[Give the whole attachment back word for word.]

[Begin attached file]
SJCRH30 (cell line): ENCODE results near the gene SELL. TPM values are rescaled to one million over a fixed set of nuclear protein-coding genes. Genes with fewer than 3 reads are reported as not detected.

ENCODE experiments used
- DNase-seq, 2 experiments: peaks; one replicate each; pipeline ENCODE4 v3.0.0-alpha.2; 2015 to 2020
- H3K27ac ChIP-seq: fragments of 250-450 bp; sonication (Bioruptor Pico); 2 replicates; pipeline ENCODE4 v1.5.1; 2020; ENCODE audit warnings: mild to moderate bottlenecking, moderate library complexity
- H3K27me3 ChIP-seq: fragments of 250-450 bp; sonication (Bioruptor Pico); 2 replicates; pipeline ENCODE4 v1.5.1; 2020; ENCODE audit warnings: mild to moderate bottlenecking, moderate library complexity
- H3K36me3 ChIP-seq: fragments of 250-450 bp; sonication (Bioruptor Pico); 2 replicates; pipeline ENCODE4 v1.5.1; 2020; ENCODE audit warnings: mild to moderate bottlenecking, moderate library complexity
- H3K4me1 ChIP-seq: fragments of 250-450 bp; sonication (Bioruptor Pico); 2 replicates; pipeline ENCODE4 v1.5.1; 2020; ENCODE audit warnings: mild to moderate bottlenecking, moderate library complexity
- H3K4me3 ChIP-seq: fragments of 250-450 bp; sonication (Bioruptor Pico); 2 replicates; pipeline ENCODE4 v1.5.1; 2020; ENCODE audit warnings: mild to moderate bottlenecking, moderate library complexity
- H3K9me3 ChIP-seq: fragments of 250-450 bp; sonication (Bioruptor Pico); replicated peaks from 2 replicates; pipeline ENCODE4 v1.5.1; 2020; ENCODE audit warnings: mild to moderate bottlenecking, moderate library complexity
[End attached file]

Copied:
SJCRH30 (cell line): ENCODE results near the gene SELL. TPM values are rescaled to one million over a fixed set of nuclear protein-coding genes. Genes with fewer than 3 reads are reported as not detected.

ENCODE experiments used
- DNase-seq, 2 experiments: peaks; one replicate each; pipeline ENCODE4 v3.0.0-alpha.2; 2015 to 2020
- H3K27ac ChIP-seq: fragments of 250-450 bp; sonication (Bioruptor Pico); 2 replicates; pipeline ENCODE4 v1.5.1; 2020; ENCODE audit warnings: mild to moderate bottlenecking, moderate library complexity
- H3K27me3 ChIP-seq: fragments of 250-450 bp; sonication (Bioruptor Pico); 2 replicates; pipeline ENCODE4 v1.5.1; 2020; ENCODE audit warnings: mild to moderate bottlenecking, moderate library complexity
- H3K36me3 ChIP-seq: fragments of 250-450 bp; sonication (Bioruptor Pico); 2 replicates; pipeline ENCODE4 v1.5.1; 2020; ENCODE audit warnings: mild to moderate bottlenecking, moderate library complexity
- H3K4me1 ChIP-seq: fragments of 250-450 bp; sonication (Bioruptor Pico); 2 replicates; pipeline ENCODE4 v1.5.1; 2020; ENCODE audit warnings: mild to moderate bottlenecking, moderate library complexity
- H3K4me3 ChIP-seq: fragments of 250-450 bp; sonication (Bioruptor Pico); 2 replicates; pipeline ENCODE4 v1.5.1; 2020; ENCODE audit warnings: mild to moderate bottlenecking, moderate library complexity
- H3K9me3 ChIP-seq: fragments of 250-450 bp; sonication (Bioruptor Pico); replicated peaks from 2 replicates; pipeline ENCODE4 v1.5.1; 2020; ENCODE audit warnings: mild to moderate bottlenecking, moderate library complexity